Slovakia-based AeroMobil claims that its two-seat 4.0 model STOL personal aerial vehicle will be ready to enter commercial service in 2023, powered by a conventional gas engine. AeroMobil also is working on an electrically powered vehicle that would have VTOL capability and be suitable for air taxi operations. It had intended hopes to build a full-scale prototype of the four-seat 5.0 model by 2025, but as of December 2020 work on that project had been temporarily suspended.
In early September 2019, AeroMobil revealed plans for a new 6.0 model that it said would be its first true eVTOL aircraft, built solely for flight operations. It classes the 4.0 and 5.0 as "flying cars." The company indicated that it intends to present a scaled model of the new design "within a few months," suggesting that it could be unveiled by late 2019.
The planned performance specifications for the 6.0 do not appear to have been fully defined. The company says it is trying to determine what range and payload to focus on out of the following three bands: 30 km (1 to 2 passengers), 30- to 70 km (2 passengers) and 70 km (four passengers). However, it believes that the market for eVTOL aircraft will not be sufficiently well developed until around 2030 and on this basis it is deferring development plans.
In June 2019, AeroMobil's engineering team achieved a ground test run with the Prodrive 2-liter, 4-cylinder engine that will power the 4.0. The first prototype fitted with this engine was supposed to make a first flight before the end of 2019 and, as of mid-August 2019, the company's engineering team was assembling the wing. The engine generates 300 hp to run a 2,400-rpm direct-drive propeller, supporting projected flight range of around 440 miles (700 km) and speeds of up to 166 mph (260 km/h).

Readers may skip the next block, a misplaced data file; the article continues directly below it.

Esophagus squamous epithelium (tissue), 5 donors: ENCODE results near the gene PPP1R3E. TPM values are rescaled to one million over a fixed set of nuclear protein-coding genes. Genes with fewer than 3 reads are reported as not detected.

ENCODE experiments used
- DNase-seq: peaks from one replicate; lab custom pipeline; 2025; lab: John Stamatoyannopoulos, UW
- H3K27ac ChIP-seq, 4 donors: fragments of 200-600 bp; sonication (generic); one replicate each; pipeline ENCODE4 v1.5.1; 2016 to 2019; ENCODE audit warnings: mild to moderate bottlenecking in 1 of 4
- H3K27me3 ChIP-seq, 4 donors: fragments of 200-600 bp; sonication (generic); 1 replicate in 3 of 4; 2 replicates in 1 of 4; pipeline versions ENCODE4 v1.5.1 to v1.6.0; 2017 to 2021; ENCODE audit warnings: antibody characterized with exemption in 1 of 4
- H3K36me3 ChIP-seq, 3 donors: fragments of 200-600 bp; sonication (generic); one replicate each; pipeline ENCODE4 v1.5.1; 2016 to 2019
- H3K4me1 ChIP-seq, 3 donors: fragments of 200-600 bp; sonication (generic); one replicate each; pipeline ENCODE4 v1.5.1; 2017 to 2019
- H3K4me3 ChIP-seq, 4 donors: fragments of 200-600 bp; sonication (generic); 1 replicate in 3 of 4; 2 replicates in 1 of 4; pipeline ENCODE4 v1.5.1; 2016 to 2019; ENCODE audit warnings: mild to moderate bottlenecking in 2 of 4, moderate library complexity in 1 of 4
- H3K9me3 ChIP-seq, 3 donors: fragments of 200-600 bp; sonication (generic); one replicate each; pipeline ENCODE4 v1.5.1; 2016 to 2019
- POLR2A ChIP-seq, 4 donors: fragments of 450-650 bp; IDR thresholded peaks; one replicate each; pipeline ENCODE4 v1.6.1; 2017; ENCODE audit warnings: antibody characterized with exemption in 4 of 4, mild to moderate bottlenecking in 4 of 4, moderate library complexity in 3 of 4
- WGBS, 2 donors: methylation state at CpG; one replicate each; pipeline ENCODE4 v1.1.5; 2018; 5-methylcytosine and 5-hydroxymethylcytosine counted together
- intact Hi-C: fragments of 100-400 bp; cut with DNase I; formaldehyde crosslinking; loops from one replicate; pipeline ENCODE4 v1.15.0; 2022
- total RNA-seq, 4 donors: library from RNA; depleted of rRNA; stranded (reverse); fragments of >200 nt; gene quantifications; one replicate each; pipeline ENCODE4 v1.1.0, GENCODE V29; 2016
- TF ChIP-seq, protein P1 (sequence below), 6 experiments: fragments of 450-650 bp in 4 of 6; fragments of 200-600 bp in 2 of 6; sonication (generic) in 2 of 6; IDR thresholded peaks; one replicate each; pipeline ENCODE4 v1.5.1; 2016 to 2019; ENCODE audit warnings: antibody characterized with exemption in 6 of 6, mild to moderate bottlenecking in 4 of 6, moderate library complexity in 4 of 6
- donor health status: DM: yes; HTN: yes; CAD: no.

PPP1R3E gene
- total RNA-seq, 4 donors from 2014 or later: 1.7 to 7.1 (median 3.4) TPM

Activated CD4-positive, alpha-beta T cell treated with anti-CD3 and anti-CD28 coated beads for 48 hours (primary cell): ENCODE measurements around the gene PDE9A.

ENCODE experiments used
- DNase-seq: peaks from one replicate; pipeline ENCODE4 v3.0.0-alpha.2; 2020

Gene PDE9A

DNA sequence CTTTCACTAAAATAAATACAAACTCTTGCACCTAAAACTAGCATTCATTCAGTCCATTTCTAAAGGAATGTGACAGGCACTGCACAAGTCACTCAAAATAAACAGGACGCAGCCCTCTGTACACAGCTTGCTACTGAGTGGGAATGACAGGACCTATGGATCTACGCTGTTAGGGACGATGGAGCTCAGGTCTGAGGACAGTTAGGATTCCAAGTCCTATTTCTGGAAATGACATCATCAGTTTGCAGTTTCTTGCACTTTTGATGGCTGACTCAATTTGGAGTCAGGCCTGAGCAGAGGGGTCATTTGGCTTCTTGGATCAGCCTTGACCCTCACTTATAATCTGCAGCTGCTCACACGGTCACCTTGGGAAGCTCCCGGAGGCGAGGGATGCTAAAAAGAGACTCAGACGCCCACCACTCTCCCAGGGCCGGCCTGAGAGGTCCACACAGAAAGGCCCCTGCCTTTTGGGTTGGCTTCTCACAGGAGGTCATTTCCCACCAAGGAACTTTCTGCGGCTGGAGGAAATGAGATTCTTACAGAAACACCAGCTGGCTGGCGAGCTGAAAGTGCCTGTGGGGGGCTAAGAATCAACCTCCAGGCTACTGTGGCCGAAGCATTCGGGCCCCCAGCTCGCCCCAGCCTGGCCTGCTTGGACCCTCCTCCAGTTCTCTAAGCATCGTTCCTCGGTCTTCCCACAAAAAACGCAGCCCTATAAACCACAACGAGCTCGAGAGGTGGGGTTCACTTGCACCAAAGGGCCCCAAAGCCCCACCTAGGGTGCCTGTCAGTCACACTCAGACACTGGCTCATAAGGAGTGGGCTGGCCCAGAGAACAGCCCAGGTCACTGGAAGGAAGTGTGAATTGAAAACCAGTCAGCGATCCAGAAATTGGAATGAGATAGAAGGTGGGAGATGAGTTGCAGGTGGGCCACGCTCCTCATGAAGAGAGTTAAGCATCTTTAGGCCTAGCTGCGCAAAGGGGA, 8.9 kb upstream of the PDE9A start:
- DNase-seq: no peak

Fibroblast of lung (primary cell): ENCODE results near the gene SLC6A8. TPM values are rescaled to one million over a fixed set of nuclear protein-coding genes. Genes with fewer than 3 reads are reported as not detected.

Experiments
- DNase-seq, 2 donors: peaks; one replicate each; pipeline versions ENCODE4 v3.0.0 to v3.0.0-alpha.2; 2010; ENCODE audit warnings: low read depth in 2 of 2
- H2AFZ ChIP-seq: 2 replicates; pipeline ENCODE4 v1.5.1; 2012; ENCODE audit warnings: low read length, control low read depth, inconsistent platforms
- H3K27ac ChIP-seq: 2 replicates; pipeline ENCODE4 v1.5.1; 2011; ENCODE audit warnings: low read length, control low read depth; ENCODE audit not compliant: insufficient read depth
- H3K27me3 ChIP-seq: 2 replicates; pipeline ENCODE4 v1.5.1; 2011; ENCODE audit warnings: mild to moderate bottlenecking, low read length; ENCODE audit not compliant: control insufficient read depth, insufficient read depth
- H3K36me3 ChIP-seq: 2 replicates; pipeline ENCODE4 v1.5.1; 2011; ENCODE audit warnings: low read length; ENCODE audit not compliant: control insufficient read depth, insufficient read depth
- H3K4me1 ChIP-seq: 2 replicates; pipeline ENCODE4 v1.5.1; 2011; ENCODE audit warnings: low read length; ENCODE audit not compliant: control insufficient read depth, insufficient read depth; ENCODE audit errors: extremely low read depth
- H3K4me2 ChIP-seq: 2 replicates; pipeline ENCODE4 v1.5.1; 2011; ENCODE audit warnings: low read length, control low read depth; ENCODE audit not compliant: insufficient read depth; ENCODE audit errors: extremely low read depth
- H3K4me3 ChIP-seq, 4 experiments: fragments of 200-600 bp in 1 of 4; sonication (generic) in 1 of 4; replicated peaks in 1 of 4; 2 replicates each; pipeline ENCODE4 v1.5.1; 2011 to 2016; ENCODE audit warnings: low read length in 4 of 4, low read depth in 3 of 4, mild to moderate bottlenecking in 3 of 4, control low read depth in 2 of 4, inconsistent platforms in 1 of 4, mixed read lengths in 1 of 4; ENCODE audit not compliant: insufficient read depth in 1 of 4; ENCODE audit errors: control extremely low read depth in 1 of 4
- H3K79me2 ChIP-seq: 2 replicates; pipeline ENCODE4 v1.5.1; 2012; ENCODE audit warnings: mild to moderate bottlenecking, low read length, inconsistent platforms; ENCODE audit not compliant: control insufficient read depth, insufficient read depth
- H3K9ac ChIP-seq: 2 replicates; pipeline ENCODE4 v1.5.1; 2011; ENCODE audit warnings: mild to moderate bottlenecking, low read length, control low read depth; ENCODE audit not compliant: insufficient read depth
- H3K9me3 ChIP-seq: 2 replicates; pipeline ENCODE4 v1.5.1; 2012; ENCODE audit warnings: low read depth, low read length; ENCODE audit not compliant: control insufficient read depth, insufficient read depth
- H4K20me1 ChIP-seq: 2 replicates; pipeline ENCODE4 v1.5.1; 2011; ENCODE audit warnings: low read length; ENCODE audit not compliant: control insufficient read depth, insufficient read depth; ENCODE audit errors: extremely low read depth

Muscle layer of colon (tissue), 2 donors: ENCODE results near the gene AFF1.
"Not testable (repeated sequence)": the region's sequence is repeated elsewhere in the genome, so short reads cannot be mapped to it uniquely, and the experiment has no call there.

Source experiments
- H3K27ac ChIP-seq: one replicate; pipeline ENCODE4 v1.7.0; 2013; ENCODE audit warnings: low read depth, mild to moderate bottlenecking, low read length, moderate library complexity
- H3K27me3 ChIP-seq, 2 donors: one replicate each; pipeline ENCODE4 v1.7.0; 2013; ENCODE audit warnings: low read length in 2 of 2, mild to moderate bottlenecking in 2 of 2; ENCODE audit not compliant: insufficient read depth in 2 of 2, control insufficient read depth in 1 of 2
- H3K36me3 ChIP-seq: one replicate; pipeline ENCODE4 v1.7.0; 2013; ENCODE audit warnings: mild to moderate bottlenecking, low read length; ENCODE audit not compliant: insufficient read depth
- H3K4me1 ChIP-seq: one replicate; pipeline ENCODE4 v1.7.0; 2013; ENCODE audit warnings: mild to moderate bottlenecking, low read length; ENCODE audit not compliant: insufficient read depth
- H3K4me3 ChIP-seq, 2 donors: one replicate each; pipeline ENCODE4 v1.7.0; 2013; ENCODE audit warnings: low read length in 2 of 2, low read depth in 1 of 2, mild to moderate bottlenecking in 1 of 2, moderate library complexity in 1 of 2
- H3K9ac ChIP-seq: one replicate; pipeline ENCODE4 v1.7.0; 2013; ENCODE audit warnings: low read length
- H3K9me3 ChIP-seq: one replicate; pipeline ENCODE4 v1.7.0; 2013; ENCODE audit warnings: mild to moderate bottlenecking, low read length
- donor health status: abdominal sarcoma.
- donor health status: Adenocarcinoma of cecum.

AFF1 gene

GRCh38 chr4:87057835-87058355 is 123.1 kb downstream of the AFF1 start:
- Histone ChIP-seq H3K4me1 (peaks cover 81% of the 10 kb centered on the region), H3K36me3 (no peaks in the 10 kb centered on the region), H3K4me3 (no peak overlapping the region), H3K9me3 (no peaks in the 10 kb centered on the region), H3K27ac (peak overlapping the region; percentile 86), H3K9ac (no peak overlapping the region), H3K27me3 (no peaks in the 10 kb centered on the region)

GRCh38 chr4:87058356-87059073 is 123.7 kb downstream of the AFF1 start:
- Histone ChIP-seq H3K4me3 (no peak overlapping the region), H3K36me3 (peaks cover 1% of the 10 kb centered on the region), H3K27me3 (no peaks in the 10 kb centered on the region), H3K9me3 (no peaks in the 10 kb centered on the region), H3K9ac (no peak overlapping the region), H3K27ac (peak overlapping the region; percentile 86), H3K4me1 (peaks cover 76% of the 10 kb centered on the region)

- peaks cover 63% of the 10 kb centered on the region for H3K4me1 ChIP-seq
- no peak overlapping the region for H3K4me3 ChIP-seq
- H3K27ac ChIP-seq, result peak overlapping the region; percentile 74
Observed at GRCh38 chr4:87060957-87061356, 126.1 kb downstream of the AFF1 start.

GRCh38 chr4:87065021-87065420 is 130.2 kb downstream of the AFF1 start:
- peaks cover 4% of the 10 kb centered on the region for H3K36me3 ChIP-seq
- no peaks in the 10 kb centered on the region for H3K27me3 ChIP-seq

AeroMobil filed a type certification application with the European Union Aviation Safety Agency in December 2018. The 4.0 is due to be certified under EASA's CS23 regulations and separately as an M1 category road vehicle, with the company projecting a 2023 target date for completion.
The larger 5.0 model was still at the concept stage as of August 2019, with one early version of the aircraft built so far and being used to assess various possible configurations for the series production model. It is expected to be powered by a 100-hp Rotax 912 piston aircraft engine.
In July 2019, AeroMobil announced that private investor Omid Vaziri had joined an existing group of backers to take the total amount raised for the company to around $27 million.
In September 2019, the company also reported that it is working with unnamed "leading" automobile manufacturers to develop cabin interiors for its flying cars and eVTOL aircraft. It argued that customer acceptance will not be high if the level of cabin comfort is little better than that available in existing light aircraft.
In a December 2020 briefing with FutureFlight, AeroMobil CEO Patrick Hessel confirmed that the company had begun flight testing a 4.0 prototype over the summer months. He explained that the model represents extensive improvements from an earlier 3.0 design and is the result of no fewer than 250,000 hours of engineering work and around 10,000 hours of "virtual" and "real" testing, including flights as the company prepares to get a full experimental test certificate.
According to Hessel, the company is now looking to select partners to supply key components for the production vehicle. Its business plan calls for it to sub-contract final assembly to a contractor. However, flight testing is due to continue to meet the remaining CS-23 certification requirements, with some minor design changes anticipated to optimize performance. During the latest round of flight tests, the 4.0 achieved its top-speed target of 160 mph and an unspecified stall speed. It also demonstrated its ability to take off in just 1,300 feet, its stall speed of around 60 kts (69 mph), and achieved a rate of climb of over 1,200 feet per minute.